(The most enduring legacy of Gimp is one of its songs, “Mrs. Butterworth’s Indestructible Bomb Shelter,” becoming an inside joke among Kalnoky’s fans. At every show, you’ll hear people shouting a request for him to play “Mrs. Butterworth!” This joke peaked when Streetlight opened a facebook thread to collect requests for the band’s final, pre-hiatus shows. At the actual show, Kalnoky opened by saying he wasn’t going to play Mrs. Butterworth, and threatening to have security kick out a fan who was shouting for him to play it. Kalnoky’s a fun guy.)
Later in high school, he formed Catch 22, the band that would be his breakout. The third-wave ska fad was on its way out, but must have left a strong impression on Kalnoky. Catch 22 featured a trumpet, sax, and trombone player (the latter also contributing some flute, french horn, and penny whistle).
In 1998 — after a self-printed EP cassette caught the attention of Victory Records — Catch 22 released their first album, titled Keasbey Nights. It had pretty strong sales and received positive reviews, but it would go on to become an adored touchstone in punk and ska.
Count me among those who consider Keasbey Nights a masterpiece. Kalnoky blends teenage angst with vivid imagery of violence and isolation. The biting punk blends smoothly with the pleasant instrumental parts.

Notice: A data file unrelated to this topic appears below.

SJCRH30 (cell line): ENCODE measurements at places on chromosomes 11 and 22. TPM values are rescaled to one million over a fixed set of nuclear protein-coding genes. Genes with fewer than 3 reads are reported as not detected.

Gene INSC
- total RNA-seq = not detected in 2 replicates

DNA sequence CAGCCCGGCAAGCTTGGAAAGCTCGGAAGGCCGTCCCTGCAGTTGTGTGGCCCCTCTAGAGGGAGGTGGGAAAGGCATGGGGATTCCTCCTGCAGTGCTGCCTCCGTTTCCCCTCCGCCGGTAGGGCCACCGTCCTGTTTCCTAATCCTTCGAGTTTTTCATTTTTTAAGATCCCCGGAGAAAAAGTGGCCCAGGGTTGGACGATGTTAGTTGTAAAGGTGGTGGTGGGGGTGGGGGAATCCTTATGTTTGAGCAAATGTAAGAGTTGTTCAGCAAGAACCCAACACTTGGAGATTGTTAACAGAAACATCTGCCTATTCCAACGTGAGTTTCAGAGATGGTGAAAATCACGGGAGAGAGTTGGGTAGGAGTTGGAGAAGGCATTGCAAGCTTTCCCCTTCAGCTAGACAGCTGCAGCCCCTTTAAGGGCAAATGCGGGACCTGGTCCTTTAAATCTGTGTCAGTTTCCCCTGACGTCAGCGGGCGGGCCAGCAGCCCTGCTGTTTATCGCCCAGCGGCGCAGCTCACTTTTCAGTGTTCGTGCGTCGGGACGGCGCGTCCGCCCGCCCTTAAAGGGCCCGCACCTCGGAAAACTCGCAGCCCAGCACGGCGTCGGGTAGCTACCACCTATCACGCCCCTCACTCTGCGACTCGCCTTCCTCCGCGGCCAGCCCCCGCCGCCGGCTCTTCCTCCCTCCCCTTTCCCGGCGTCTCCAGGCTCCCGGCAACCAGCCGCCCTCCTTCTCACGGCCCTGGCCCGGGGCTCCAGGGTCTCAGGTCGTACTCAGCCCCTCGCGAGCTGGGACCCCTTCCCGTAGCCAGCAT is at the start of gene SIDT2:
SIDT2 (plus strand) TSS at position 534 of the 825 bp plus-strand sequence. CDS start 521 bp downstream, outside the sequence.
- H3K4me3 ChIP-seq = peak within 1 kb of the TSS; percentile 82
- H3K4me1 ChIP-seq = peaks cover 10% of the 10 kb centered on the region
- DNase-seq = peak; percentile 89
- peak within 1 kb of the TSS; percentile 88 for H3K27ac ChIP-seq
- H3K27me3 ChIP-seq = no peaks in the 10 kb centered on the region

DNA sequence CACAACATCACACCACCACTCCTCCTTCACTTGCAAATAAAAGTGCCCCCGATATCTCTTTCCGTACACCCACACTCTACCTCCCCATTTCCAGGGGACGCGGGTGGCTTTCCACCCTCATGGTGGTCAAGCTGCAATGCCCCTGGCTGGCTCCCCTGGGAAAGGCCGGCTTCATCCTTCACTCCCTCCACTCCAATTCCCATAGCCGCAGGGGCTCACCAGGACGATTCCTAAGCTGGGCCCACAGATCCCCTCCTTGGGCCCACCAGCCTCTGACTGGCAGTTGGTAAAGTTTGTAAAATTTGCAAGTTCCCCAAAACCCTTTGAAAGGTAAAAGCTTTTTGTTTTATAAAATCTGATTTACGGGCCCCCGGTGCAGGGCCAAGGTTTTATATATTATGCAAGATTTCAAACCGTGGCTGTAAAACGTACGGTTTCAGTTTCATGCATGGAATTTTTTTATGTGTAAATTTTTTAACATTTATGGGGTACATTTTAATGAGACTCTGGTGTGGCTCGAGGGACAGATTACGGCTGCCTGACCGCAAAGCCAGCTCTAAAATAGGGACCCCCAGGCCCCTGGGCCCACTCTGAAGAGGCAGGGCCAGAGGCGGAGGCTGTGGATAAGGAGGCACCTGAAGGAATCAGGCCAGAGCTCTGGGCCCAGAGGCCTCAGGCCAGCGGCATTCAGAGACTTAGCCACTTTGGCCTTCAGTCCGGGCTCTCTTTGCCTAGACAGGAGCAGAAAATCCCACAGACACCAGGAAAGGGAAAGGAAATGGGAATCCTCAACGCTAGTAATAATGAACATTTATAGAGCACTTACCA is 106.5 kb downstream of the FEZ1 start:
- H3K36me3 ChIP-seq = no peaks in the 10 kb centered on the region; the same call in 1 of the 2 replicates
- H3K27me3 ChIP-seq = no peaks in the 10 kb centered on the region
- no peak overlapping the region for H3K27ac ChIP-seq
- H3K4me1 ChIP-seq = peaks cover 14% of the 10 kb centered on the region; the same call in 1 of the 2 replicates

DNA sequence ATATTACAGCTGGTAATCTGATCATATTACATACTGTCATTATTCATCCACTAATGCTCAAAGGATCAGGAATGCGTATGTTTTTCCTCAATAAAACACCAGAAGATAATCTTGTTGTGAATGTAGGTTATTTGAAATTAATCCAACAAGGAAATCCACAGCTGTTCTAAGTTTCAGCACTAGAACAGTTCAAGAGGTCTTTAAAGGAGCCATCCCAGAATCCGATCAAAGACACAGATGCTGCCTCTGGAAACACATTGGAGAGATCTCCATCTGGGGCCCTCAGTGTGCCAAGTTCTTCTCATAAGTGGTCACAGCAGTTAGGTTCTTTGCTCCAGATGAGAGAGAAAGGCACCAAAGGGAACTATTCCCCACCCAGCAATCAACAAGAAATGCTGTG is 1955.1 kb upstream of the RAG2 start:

But it’s the consistently great songs and their cohesion that make this such a satisfying listen. Kalnoky has a great ear for catchy hooks, borrowing melodies from classical and classic rock, but giving them a stinging, angry edge.
The performances are great all around, with two particular standouts. First, the busy drumming by Chris Greer propels the best tracks, most notably the blistering closer “1234 1234”.
The second standout is Kalnoky on vocals: His vocal range and control are not particularly great, but there’s a moving expressiveness and vulnerability lurking beneath his on-edge vocal part.
The title track is immensely catchy and was a minor hit. It’s among the best here, but there are a half dozen tracks that are just as good: “Day In Day Out,” “On & On & On,” “Dear Sergio,” “Kristina She Don’t Know I Exist,” and “1234 1234” are all gems.